Very often in bipolar disorder, people with hypomania may not realize it's a problem. They may even enjoy it, finding it to be a productive time. Or they may fear that taking medicine will make them depressed and they'll miss feeling good. Others struggle with depression, not getting the help that could relieve their suffering.
For a variety of reasons, people with bipolar disorder won't go to a doctor for help. They shrug off a friend or family member's concern. Others view their illness as a distraction or a weakness, and they don't want to give in to it. Still others put their health at a very low priority compared with other things in their lives.
Because of increased awareness and diagnosis, more people than ever before have a basic understanding of bipolar disorder, the condition formally known as manic depression.
Yet myths persist about this mental disorder that causes mood shifts from depression to mania and affects a person's energy and ability to function.
WebMD asked five bipolar disorder experts to help unravel what's myth and what's fact. Read on for the eight common myths about bipolar they often hear from patients and the public...
Often, fear is the reason for not seeing a doctor. That's especially true if there is a family history of emotional problems. People in denial are protected from their worst fears. They can stay comfortable in their everyday routines -- even though relationships and careers can be at stake.
If you're concerned about a loved one who could have bipolar disorder, talk to him or her about seeing a doctor. Sometimes, simply suggesting a health checkup is the best approach. With other people, it works best to be direct about your concern regarding a mood disorder. Include these points in the discussion:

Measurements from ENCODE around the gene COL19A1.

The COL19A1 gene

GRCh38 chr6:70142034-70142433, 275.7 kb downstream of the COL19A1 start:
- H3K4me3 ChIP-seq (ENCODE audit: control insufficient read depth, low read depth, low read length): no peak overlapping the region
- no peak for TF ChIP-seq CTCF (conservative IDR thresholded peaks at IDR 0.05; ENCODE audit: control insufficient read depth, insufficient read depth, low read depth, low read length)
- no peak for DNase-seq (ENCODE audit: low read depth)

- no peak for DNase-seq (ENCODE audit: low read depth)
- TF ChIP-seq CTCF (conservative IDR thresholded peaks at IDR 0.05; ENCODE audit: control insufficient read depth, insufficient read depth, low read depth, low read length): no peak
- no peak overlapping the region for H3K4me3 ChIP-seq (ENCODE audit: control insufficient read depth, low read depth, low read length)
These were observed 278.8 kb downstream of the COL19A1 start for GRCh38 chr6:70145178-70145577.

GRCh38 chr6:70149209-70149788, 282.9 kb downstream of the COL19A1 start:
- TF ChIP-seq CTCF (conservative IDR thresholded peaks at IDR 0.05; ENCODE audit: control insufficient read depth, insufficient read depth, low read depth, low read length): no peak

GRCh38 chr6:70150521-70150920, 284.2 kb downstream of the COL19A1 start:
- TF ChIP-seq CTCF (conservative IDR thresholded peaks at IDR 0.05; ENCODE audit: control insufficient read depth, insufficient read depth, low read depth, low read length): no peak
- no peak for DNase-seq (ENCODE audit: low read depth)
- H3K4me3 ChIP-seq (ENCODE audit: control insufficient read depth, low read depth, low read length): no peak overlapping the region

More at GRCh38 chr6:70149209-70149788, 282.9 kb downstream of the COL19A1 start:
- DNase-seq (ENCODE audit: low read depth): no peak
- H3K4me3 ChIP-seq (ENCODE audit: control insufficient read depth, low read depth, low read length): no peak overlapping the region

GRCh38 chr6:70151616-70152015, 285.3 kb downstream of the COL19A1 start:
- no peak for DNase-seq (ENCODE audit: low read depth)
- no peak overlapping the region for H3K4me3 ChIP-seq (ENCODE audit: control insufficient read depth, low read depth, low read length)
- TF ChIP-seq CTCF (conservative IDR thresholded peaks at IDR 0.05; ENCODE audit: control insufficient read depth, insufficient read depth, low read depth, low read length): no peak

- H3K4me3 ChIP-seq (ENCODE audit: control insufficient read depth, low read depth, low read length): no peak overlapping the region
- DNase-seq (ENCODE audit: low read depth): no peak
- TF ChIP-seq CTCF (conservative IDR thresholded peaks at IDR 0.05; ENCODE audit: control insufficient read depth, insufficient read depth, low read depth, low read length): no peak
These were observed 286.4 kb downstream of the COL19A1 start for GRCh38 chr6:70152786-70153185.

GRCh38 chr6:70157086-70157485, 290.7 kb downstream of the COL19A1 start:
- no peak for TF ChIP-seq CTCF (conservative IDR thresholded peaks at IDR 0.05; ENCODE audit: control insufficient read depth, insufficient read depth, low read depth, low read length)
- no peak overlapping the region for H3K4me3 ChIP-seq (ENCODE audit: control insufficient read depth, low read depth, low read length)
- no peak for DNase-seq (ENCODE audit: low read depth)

It's not your fault. You have not caused this disorder. Genetics and stressful life events put people at greater vulnerability for bipolar disorder.
Millions of Americans have bipolar disorder. It can develop at any point in a person's life -- though it usually develops in young adulthood -- and is responsible for enormous suffering.
There's a medical explanation for bipolar disorder. Disruptions in brain chemistry and nerve cell pathways are involved. The brain circuits -- those that control emotion -- are not working the way they should. Because of this, people experience certain moods more intensely, for longer periods of time, and more frequently.
Good treatments are available. These treatments have been tested and found to be effective for many, many people with bipolar disorder. Medications can help stabilize your moods. Through therapy, you can discuss feelings, thoughts, and behaviors that cause problems in your social and work life. You can learn how to master these so you can function better and live a more satisfying life.
By not getting treatment, you risk having worse mood episodes -- and even becoming suicidal when depressed. You risk damaging your relationships with friends and family. You could put your job at risk. And your long-term physical health can also be affected, since emotional disturbances affect other systems in the body. This is very serious.